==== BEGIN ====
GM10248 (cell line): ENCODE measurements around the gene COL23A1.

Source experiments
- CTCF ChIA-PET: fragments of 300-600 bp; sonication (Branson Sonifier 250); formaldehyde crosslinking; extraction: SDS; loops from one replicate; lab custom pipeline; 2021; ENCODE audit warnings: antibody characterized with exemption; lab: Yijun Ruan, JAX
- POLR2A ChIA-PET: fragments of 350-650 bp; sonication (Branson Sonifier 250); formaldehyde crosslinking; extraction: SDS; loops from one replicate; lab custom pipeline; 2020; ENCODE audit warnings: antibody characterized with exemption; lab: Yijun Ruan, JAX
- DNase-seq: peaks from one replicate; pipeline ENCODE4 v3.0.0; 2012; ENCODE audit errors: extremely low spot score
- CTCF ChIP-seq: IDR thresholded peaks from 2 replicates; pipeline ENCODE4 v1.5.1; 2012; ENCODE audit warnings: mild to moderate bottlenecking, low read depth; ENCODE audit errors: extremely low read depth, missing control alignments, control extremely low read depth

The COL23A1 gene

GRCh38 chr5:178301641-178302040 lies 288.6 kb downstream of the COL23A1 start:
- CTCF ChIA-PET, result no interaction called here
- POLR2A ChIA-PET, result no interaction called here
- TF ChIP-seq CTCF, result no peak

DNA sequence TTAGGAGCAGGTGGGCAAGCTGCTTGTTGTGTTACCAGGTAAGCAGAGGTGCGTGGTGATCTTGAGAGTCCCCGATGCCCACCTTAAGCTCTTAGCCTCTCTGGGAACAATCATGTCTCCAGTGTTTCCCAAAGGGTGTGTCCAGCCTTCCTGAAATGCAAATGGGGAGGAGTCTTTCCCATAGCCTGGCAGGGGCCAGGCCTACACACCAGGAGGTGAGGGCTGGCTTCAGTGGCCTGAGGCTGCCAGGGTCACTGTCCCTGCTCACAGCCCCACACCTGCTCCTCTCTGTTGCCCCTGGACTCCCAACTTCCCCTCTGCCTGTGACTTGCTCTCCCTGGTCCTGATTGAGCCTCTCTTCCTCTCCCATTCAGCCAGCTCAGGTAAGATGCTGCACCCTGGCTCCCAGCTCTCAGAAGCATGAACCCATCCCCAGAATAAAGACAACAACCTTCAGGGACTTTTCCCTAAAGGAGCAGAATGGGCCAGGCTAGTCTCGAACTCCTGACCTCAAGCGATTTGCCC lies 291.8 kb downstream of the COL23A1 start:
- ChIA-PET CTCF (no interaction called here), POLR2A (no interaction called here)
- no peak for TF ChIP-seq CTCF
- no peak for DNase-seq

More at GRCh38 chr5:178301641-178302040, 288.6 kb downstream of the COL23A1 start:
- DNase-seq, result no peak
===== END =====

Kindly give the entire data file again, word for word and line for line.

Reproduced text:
GM10248 (cell line): ENCODE measurements around the gene COL23A1.

Source experiments
- CTCF ChIA-PET: fragments of 300-600 bp; sonication (Branson Sonifier 250); formaldehyde crosslinking; extraction: SDS; loops from one replicate; lab custom pipeline; 2021; ENCODE audit warnings: antibody characterized with exemption; lab: Yijun Ruan, JAX
- POLR2A ChIA-PET: fragments of 350-650 bp; sonication (Branson Sonifier 250); formaldehyde crosslinking; extraction: SDS; loops from one replicate; lab custom pipeline; 2020; ENCODE audit warnings: antibody characterized with exemption; lab: Yijun Ruan, JAX
- DNase-seq: peaks from one replicate; pipeline ENCODE4 v3.0.0; 2012; ENCODE audit errors: extremely low spot score
- CTCF ChIP-seq: IDR thresholded peaks from 2 replicates; pipeline ENCODE4 v1.5.1; 2012; ENCODE audit warnings: mild to moderate bottlenecking, low read depth; ENCODE audit errors: extremely low read depth, missing control alignments, control extremely low read depth

The COL23A1 gene

GRCh38 chr5:178301641-178302040 lies 288.6 kb downstream of the COL23A1 start:
- CTCF ChIA-PET, result no interaction called here
- POLR2A ChIA-PET, result no interaction called here
- TF ChIP-seq CTCF, result no peak

DNA sequence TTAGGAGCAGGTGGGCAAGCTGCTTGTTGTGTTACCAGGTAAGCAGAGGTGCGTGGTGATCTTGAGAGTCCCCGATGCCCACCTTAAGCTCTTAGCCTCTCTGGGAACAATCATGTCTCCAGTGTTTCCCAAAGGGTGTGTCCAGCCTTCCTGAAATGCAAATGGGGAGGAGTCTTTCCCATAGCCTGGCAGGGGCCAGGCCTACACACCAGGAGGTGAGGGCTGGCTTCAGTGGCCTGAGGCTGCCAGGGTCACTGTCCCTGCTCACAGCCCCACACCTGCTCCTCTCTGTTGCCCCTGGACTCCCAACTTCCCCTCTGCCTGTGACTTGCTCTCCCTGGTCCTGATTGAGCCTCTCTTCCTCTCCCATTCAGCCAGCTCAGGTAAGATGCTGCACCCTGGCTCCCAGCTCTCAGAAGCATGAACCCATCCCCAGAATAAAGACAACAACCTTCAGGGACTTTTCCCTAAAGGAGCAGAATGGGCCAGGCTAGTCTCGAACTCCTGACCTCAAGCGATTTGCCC lies 291.8 kb downstream of the COL23A1 start:
- ChIA-PET CTCF (no interaction called here), POLR2A (no interaction called here)
- no peak for TF ChIP-seq CTCF
- no peak for DNase-seq

More at GRCh38 chr5:178301641-178302040, 288.6 kb downstream of the COL23A1 start:
- DNase-seq, result no peak